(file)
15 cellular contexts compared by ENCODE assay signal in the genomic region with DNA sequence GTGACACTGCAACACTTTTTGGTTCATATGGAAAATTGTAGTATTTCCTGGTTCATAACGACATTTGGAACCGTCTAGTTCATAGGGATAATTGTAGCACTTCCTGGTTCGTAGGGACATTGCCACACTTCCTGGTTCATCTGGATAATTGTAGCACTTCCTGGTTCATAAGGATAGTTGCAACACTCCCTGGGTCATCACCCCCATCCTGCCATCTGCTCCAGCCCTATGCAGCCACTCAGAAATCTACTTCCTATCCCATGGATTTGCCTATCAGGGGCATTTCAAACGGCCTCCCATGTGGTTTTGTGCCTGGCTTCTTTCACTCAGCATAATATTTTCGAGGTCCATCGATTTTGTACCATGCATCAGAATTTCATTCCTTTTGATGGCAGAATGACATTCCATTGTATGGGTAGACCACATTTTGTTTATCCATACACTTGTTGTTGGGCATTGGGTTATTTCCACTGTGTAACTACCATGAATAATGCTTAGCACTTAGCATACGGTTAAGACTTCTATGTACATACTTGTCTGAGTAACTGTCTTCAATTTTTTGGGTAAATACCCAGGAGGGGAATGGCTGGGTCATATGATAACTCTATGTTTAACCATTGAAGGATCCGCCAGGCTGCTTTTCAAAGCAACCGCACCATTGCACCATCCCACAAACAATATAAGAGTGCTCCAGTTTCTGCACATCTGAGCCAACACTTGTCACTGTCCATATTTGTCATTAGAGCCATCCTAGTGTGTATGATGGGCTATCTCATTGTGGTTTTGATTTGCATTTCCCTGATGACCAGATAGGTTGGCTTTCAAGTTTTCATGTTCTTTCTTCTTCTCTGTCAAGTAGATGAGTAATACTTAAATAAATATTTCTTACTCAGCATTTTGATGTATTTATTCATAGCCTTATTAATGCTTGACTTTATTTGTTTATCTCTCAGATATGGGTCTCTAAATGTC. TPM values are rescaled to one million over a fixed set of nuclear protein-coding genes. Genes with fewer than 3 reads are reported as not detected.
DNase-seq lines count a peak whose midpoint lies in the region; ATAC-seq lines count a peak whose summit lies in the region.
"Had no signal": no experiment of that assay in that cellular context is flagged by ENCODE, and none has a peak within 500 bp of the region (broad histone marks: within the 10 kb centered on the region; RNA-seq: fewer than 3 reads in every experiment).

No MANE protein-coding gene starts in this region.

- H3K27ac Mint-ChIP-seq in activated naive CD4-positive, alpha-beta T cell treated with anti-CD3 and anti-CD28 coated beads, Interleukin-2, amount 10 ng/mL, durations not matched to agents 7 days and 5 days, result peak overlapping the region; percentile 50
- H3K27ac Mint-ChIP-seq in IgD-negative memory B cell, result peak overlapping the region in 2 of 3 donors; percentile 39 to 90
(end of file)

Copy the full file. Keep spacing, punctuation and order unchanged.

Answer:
15 cellular contexts compared by ENCODE assay signal in the genomic region with DNA sequence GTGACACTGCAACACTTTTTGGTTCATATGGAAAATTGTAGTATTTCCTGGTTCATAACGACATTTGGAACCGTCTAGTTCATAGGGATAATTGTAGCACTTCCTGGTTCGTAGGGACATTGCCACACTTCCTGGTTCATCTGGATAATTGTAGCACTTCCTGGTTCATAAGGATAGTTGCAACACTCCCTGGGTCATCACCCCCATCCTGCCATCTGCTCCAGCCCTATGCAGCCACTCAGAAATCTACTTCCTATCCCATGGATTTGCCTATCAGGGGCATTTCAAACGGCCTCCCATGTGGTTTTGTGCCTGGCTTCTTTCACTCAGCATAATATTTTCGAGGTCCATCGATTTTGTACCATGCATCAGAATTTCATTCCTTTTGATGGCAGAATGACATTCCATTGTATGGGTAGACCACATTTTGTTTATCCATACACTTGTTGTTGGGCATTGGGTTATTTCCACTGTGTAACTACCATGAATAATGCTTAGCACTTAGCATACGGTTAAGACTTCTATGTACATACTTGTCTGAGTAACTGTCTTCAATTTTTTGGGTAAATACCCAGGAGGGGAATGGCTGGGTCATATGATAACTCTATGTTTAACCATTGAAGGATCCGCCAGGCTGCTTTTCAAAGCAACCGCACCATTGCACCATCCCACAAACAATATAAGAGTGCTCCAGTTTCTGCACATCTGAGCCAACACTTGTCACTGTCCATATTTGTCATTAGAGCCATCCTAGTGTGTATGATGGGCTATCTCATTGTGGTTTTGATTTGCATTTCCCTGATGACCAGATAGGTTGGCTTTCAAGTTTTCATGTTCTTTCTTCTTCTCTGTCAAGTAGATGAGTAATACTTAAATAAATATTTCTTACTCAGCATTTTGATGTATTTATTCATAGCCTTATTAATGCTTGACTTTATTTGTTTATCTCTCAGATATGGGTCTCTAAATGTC. TPM values are rescaled to one million over a fixed set of nuclear protein-coding genes. Genes with fewer than 3 reads are reported as not detected.
DNase-seq lines count a peak whose midpoint lies in the region; ATAC-seq lines count a peak whose summit lies in the region.
"Had no signal": no experiment of that assay in that cellular context is flagged by ENCODE, and none has a peak within 500 bp of the region (broad histone marks: within the 10 kb centered on the region; RNA-seq: fewer than 3 reads in every experiment).

No MANE protein-coding gene starts in this region.

- H3K27ac Mint-ChIP-seq in activated naive CD4-positive, alpha-beta T cell treated with anti-CD3 and anti-CD28 coated beads, Interleukin-2, amount 10 ng/mL, durations not matched to agents 7 days and 5 days, result peak overlapping the region; percentile 50
- H3K27ac Mint-ChIP-seq in IgD-negative memory B cell, result peak overlapping the region in 2 of 3 donors; percentile 39 to 90